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Generation Change / Geographical

It was back in the summer of 2017 when I first heard about the US lawsuit “Juliana vs US” where 21 youths are suing their government over inaction on climate change.

Since I’ve been following the story, a lot has changed. Youth climate protest is now set to become a new civil rights movement, with a new wave of school strikes and protests drawing 1.4 million students onto the streets on March 15th.

For Geographical’s April cover story I talked to the named plaintiff Kelsey Juliana from the US law suit, and spoke also to some of the voices behind the informal but wildly influential protests that have taken dissent down to the streets.

Extract below. Cover and feature photos by Robin Loznak.

In November 2018 a 15 year old Swedish girl named Greta Thunberg announced she would not be attending the award ceremony for the Children’s Climate Prize because other nominees would be making the journey by aircraft. Three months earlier, in the build-up to national elections, she had gone truant from school, instead travelling daily to the Swedish parliament building with a black and white sign – “School Strike for Climate.” Greta is open about her Asperger syndrome. The protest of this solitary child, seated on the streets and protesting with laser-like-focus on an issue that seemed bigger than her years made for uncomfortable viewing.


News of her strike spread. Greta steered her social media followers though the mire of equity issues, year-on-year emission cuts and nationally determined contributions – providing an unflinching fresh voice on the radically challenging realities of climate science. But solidarity, as with any social outlier, was slow coming at first. Drawn perhaps by the international media interest, as much as identifying with her cause, a trickle of children and a school teacher joined in. In Castlemaine, Australia a sympathy strike was called for Friday November 30th. Attempting to limit disruption, Prime Minister Scott Morrison’s  condescending rant demanding ‘more learning in schools, and less activism,’ spectacularly backfired, encouraging an estimated 15,000 children in 30 localities across Australia to skip school and join the protest. Meanwhile Thunberg had been invited to speak at the UN Framework Convention on Climate Change (UNFCCC) conference in Poland, travelling overland to Katowice by train. ‘You are not mature enough to tell it how it is,’ she scolded world leaders at their 24th annual attempt to mitigate climate change. ‘Even that burden you leave to us children.’ Thunberg is too young to even be a millennial, belonging to Generation Z, born from the late 90’s onwards. Yet here she was making decision makers squirm. Their attempts at climate change mitigation up to that point dismissed as child’s play.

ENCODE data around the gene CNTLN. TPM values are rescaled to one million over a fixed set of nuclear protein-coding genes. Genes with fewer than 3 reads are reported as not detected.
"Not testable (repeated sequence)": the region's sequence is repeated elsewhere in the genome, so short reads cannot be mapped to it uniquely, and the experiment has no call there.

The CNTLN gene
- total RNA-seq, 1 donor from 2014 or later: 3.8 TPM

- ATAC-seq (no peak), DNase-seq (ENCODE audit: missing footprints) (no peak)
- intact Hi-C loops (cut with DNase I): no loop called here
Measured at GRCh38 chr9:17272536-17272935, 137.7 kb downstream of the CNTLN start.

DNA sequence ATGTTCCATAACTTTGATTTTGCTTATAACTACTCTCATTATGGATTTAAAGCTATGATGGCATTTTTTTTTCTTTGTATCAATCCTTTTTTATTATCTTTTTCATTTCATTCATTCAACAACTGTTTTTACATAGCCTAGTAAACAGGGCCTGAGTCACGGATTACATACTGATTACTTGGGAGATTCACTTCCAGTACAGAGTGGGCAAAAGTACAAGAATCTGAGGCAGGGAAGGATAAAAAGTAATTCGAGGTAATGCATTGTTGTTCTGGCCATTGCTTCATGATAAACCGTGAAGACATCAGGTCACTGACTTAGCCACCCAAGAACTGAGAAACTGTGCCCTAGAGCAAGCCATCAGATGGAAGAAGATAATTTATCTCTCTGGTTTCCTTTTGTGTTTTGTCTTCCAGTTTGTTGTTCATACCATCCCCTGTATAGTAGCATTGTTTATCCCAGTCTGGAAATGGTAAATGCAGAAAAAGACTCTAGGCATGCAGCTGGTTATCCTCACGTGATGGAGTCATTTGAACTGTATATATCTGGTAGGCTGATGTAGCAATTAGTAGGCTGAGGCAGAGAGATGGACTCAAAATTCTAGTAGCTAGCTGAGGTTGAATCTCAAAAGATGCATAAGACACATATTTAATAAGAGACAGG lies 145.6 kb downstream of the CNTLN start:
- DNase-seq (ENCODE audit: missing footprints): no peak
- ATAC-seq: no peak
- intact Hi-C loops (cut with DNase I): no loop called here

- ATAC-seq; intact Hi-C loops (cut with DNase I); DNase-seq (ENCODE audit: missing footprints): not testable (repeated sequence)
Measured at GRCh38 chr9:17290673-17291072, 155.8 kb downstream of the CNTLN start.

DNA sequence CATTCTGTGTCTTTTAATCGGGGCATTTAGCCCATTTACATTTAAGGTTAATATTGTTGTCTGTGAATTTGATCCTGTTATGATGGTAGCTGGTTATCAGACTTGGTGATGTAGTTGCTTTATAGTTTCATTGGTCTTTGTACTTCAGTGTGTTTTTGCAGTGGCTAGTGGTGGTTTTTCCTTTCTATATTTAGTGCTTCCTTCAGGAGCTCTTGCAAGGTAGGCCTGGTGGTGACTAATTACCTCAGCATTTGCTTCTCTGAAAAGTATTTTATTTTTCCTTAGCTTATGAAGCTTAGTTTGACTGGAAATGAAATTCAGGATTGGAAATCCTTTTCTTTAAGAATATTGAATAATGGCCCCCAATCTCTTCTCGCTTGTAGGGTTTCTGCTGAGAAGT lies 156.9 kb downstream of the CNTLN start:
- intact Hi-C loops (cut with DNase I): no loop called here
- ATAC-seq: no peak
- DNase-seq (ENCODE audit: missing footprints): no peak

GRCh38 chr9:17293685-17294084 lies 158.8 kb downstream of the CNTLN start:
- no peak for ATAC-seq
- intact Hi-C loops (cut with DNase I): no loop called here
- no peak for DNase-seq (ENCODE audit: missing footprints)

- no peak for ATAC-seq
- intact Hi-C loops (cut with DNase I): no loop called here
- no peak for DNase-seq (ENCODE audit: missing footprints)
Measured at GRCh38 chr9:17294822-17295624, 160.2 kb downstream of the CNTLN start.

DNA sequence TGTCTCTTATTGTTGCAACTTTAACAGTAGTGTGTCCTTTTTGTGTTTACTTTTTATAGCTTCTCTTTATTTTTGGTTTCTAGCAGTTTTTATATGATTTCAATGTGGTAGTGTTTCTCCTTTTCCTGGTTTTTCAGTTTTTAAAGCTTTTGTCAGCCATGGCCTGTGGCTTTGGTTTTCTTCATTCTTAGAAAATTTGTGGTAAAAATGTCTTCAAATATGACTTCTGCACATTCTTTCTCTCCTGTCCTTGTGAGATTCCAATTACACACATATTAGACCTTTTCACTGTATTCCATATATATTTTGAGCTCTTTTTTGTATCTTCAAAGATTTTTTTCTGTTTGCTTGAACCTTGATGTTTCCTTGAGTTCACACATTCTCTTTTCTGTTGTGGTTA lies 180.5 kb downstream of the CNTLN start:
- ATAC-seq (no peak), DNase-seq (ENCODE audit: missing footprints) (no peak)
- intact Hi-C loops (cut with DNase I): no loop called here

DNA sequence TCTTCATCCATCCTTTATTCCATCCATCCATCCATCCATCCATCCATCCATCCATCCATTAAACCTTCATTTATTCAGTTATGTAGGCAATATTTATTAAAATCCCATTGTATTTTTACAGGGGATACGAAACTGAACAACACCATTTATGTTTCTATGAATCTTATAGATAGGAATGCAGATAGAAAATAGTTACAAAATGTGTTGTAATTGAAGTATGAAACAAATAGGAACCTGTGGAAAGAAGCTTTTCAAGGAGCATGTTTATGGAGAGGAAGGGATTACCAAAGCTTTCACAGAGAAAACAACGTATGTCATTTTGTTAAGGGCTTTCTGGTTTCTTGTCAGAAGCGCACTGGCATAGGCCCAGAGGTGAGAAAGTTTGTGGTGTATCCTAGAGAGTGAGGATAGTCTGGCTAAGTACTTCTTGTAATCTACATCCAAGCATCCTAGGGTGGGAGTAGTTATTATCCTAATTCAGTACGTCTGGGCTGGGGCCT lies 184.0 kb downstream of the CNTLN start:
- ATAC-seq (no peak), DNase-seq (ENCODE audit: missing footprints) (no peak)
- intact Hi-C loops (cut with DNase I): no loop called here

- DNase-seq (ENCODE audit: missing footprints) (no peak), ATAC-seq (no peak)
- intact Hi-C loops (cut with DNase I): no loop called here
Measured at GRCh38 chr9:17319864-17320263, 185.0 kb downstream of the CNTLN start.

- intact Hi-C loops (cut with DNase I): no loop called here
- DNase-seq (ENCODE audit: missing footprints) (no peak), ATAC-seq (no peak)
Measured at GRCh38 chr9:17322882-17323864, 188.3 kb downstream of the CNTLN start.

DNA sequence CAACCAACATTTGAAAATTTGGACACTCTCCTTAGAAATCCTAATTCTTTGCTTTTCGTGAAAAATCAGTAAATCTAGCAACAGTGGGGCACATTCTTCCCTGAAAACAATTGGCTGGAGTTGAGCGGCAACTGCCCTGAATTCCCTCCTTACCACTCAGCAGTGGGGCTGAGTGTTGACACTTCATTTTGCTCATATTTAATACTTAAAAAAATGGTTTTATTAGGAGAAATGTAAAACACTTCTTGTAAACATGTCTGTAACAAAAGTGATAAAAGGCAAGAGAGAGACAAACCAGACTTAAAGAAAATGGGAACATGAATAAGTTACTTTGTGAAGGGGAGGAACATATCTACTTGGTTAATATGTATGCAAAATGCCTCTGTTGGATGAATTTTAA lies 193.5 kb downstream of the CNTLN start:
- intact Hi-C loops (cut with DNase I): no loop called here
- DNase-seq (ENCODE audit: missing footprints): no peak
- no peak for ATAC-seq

Whilst the US youth lawsuit relied on existing structures of the legal system to achieve climate action, these young people in Europe and Australia were acting outside it. In the closing months of 2018, the Juliana plaintiffs’ much anticipated trial was once again delayed by the government defendant following a decision from Trump’s restructured Supreme Court. Thunberg’s strike against the system continued. By January 2019, the teen who has a diagnosis of selective mutism had an outreach of 356,000 accounts across her social media channels. (UNFCCC Exec. and former Secretary of Foreign affairs to Mexico, Patricia Espinosa, reaches only 89,000). On January 24th Thunberg’s #climatestrike rally-cry called 35,000 students onto the streets of Brussels.


One of them was Maxime Michiels, President of the Francophone students of Belgium. Age 22 (the same as Kelsey Juliana), the Belgian labour science student brought university students out to join school children on their march. ‘It’s important you don’t credit me for the strike,’ he insists, ‘the organisation is anarchic and there is no leader.’  The meeting point, he explains, is arranged on social media. ‘Without Facebook, without Instagram they would not be able to mobilise.’ But – and this seems key to understanding a generation maligned for being glued to their phones – ‘young people have overcome social media,’ going beyond “re-tweet activism.” Now, Michiels explains ‘they actually come down to the streets.’ Placards that day varied from the witty: “Procrastinating is our jobs, not yours;”  to the accusatory: “We skipped school, but you skipped your care of our planet;” to the outraged, “Fuck the system, before it fucks us.”  


Any leader attempting to dismiss these youths as merely bunking off school, only needed to tune into the World Economic Forum. A 16 Swedish girl with Aspergers was addressing the owners of the world’s resources: ‘Some people, some companies, some decisions makers in particular have known exactly what priceless values they have been sacrificing to continue making unimaginable amounts of money. And I think many of you here today belong to that group of people.’  The climate youths were now on all channels.